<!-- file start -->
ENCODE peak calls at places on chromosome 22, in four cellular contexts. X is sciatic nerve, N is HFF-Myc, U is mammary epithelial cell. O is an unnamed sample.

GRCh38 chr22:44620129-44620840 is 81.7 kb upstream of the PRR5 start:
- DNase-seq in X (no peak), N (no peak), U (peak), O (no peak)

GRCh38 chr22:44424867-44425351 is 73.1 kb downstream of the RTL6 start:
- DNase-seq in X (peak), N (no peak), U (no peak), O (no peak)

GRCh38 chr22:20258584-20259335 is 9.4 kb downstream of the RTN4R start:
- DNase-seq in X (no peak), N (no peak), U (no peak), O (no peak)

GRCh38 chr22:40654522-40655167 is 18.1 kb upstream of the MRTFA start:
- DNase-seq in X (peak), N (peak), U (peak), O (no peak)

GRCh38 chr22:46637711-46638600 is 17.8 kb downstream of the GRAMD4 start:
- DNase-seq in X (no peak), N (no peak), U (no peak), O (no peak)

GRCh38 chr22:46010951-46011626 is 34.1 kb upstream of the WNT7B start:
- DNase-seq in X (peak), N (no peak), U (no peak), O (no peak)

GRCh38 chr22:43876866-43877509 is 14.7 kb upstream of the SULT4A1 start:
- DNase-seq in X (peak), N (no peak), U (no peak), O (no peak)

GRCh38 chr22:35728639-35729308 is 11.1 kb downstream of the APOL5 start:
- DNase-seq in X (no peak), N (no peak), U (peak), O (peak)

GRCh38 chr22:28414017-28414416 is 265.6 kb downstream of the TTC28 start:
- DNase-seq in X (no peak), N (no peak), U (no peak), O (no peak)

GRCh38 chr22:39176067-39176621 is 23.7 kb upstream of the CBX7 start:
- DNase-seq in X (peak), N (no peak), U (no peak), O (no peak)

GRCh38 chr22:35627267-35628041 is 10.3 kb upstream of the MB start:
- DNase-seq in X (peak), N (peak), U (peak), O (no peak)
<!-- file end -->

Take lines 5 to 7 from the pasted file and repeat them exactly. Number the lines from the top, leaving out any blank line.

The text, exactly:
- DNase-seq in X (peak), N (no peak), U (no peak), O (no peak)

GRCh38 chr22:20258584-20259335 is 9.4 kb downstream of the RTN4R start:
- DNase-seq in X (no peak), N (no peak), U (no peak), O (no peak)